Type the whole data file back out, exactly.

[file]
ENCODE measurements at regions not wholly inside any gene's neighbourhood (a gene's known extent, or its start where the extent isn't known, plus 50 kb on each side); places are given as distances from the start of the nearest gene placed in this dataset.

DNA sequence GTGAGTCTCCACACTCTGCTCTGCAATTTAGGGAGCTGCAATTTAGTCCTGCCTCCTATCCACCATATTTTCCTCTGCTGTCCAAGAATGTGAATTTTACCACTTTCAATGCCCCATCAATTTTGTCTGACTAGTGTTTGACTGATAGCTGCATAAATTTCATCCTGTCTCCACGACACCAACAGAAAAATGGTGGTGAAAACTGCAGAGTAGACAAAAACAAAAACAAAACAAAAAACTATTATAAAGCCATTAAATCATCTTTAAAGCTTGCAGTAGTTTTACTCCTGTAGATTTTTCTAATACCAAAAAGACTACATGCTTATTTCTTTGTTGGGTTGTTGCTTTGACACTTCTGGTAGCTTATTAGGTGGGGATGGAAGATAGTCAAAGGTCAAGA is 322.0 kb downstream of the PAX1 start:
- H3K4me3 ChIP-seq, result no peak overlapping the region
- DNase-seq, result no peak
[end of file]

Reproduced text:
ENCODE measurements at regions not wholly inside any gene's neighbourhood (a gene's known extent, or its start where the extent isn't known, plus 50 kb on each side); places are given as distances from the start of the nearest gene placed in this dataset.

DNA sequence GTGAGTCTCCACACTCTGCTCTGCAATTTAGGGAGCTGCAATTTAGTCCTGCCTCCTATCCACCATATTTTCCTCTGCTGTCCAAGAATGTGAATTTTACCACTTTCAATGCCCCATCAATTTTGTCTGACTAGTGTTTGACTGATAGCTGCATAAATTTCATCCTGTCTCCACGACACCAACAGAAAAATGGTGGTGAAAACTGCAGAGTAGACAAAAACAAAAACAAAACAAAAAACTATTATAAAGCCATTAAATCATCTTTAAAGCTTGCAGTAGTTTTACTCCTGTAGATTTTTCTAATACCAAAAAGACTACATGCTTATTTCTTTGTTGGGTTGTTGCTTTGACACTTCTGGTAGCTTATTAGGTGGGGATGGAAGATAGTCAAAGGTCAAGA is 322.0 kb downstream of the PAX1 start:
- H3K4me3 ChIP-seq, result no peak overlapping the region
- DNase-seq, result no peak